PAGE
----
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Earnings: Morgan Stanley reported net income of $686 million for the fourth quarter, after a $1 billion income tax provision. Excluding that charge, profits were higher than the year earlier period and beat analysts’ estimates. Revenue rose to $9.5 billion from $9.02 billion.

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A tale of two banks: Despite a $2.9 billion tax-related charge, Bank of America reported its highest annual profit since before the financial crisis, and its shareholders “will be the biggest winners,” the Financial Times reports. “We expect most of the benefits from tax reform to flow to the bottom line through dividends and share buybacks,” chairman and CEO Brian Moynihan said. Wall Street Journal, Financial Times, American Banker

Brian Moynihan, CEO of Bank of America
Bank of America chairman and CEO Brian Moynihan Bloomberg News

It was a different story at Goldman Sachs. Not only did the bank report a $1.93 billion loss, mainly due to a $4.4 billion tax charge, but its future doesn’t look as bright as it used to, the FT says. “Parts of Goldman are in decent shape,” including mergers and acquisitions, securities underwriting and lending. “But the core fixed-income, currency, and commodities (FICC) operation still looks rickety” after revenue dropped 50% compared to the year earlier period and the full-year total fell by 30%. Wall Street Journal here and here, Financial Times, New York Times

Adding insult to injury, federal prosecutors accused Goldman President and co-COO David Solomon's personal assistant of stealing more than $1.2 million of wine from his boss. The pilfered wine included some of the world’s rarest, a Goldman spokesman said. Wall Street Journal, New York Times

But, not all banks took a hit from tax reform. Some of them reported sizeable one-time gains and are debating what to do with the money.

Déjà vu: The Senate Banking Committee voted — for the second time — to approve Jerome Powell’s nomination of to be the next Federal Reserve chair. The committee approved Powell’s nomination last year, but since the full Senate never voted to confirm him, the panel had to do it again this session. The vote both times was 22 to 1, with Sen. Elizabeth Warren, D-Mass., the lone dissenter. No date has been set for the full Senate vote, where Powell is expected to get broad bipartisan support.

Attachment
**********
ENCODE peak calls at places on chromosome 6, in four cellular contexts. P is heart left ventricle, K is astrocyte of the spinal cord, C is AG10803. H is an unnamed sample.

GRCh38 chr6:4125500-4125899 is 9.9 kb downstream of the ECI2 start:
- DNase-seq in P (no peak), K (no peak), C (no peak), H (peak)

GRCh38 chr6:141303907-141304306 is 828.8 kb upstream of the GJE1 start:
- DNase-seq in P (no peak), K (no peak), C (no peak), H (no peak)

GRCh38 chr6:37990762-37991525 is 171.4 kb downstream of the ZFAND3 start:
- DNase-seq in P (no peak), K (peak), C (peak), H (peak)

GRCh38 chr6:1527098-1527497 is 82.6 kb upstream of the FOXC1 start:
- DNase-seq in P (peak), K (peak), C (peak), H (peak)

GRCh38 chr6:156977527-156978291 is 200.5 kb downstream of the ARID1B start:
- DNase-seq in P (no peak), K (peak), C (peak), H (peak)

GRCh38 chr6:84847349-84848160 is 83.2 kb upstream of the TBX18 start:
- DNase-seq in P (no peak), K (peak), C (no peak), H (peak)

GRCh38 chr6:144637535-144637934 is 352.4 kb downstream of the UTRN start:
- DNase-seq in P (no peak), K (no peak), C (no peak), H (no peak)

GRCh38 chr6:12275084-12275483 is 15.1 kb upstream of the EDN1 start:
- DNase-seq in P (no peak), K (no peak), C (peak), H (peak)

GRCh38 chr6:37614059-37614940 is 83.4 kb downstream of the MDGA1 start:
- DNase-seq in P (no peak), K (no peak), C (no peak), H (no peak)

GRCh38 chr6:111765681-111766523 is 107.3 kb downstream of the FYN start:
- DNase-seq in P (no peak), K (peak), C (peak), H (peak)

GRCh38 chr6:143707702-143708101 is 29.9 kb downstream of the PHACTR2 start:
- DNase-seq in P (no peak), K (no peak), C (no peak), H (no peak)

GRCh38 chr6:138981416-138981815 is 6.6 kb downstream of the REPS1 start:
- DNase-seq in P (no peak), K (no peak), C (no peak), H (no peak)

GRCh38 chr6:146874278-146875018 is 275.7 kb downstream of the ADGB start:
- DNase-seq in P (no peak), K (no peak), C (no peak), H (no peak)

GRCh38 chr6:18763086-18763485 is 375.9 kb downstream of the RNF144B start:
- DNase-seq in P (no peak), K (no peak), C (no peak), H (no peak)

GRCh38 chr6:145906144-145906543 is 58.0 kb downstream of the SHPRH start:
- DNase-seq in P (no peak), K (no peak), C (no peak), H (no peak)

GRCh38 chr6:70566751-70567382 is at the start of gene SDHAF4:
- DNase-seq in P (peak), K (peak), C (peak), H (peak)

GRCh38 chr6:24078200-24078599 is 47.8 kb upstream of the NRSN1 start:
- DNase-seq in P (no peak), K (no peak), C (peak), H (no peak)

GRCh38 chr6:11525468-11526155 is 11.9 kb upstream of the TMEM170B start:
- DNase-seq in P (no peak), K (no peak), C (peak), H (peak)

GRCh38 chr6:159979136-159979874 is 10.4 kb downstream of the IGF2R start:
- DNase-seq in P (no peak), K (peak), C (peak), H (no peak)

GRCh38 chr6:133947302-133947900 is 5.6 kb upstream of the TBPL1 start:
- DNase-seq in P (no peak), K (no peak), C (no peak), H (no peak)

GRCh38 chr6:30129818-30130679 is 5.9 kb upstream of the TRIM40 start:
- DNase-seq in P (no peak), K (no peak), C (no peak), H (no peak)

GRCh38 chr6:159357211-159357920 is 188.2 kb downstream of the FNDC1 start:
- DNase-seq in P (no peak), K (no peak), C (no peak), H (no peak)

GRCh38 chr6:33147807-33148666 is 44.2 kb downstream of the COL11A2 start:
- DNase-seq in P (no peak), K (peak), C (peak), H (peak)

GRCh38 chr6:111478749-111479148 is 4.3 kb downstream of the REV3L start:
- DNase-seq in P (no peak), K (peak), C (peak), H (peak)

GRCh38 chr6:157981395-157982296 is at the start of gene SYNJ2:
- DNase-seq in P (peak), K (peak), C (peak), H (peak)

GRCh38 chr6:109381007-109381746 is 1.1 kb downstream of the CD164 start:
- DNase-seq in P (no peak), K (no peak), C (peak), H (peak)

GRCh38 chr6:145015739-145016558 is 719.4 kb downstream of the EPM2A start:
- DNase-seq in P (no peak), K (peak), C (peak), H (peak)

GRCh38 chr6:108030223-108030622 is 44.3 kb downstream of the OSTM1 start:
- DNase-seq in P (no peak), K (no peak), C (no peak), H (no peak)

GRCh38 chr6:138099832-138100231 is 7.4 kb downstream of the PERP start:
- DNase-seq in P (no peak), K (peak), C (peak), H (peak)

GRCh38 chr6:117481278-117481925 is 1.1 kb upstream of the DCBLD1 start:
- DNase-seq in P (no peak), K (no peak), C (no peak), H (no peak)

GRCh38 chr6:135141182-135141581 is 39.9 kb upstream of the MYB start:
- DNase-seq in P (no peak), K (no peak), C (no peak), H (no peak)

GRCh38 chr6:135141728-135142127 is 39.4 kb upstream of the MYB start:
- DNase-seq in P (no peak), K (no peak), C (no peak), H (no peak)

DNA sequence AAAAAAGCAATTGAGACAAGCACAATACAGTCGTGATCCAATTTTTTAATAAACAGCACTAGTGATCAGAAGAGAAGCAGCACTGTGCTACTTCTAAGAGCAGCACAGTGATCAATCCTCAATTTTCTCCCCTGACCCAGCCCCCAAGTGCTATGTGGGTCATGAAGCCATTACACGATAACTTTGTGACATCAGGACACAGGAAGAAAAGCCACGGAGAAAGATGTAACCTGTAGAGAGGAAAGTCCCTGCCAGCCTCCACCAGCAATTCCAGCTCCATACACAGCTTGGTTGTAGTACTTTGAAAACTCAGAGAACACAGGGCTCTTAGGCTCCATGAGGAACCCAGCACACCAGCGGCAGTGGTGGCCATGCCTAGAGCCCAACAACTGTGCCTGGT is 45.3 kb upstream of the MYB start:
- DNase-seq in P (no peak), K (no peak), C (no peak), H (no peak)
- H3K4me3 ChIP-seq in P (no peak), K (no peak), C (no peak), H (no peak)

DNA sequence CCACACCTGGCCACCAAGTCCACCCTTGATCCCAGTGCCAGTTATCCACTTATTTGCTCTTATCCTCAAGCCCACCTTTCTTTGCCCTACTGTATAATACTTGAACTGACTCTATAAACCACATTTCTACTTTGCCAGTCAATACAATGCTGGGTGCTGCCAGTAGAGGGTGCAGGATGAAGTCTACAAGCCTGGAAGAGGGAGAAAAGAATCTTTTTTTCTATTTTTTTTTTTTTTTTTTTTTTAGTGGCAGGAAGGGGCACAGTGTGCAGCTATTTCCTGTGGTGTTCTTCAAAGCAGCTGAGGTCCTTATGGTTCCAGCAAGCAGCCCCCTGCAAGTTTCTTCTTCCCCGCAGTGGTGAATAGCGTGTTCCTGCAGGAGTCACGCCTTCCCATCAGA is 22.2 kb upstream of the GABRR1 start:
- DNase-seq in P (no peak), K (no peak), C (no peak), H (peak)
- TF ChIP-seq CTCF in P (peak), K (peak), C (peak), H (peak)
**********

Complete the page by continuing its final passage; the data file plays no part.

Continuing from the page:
But President Trump has been slow to nominate candidates for the four open seats on the seven-member Fed board. “All of this means the balance of power at the Fed will rest heavily on the regional Fed presidents — people Trump did not appoint and has no control over,” the Washington Post says. “Regional Fed presidents have tended to be the more outspoken and contentious members of the Fed interest rate committee. They are the ones who typically vote ‘no’ if there are disagreements, and there will be five of them vs. three Fed governors.”

Look out below: Bitcoin prices plunged again on Wednesday, falling to under $10,000, “marking a stunning round-trip journey in which the cryptocurrency climbed more than 90% and fell more than 50% in less than two months,” the Journal says. “The selloff is one of the steepest in bitcoin’s nine-year history and provides a vivid illustration of the degree to which it remains a highly illiquid and volatile investment.” Wall Street Journal, Financial Times

Wall Street Journal
Leaving: Wells Fargo said its chief risk officer, Michael Loughlin, is retiring “as the bank continues to face heightened regulatory scrutiny, especially over its risk-management practices.” Loughlin has been with Wells or its predecessors for the past 36 years. The bank said it plans to name a successor in “the next few months” and that Loughlin will remain in his role, which he has held for the past 10 years, through the transition.

Financial Times
Charged: The U.S. Department of Justice filed criminal charges against Robert Bogucki, Barclays’ U.S. head of foreign exchange trading, for allegedly defrauding Hewlett-Packard by front-running a £6 billion options order ahead of the computer company’s 2011 takeover of its British rival Autonomy. Bogucki was charged with one count of conspiracy to commit wire fraud and six counts of wire fraud for allegedly trying to depress the value of HP’s options prior to its takeover bid.

“We have very fast-moving weather systems in the crypto world. One moment it’s absolute exuberance, and then it’s pure fear and panic, running for the exits.” — Charles Hayter, CEO of CryptoCompare, a cybercurrency research firm.

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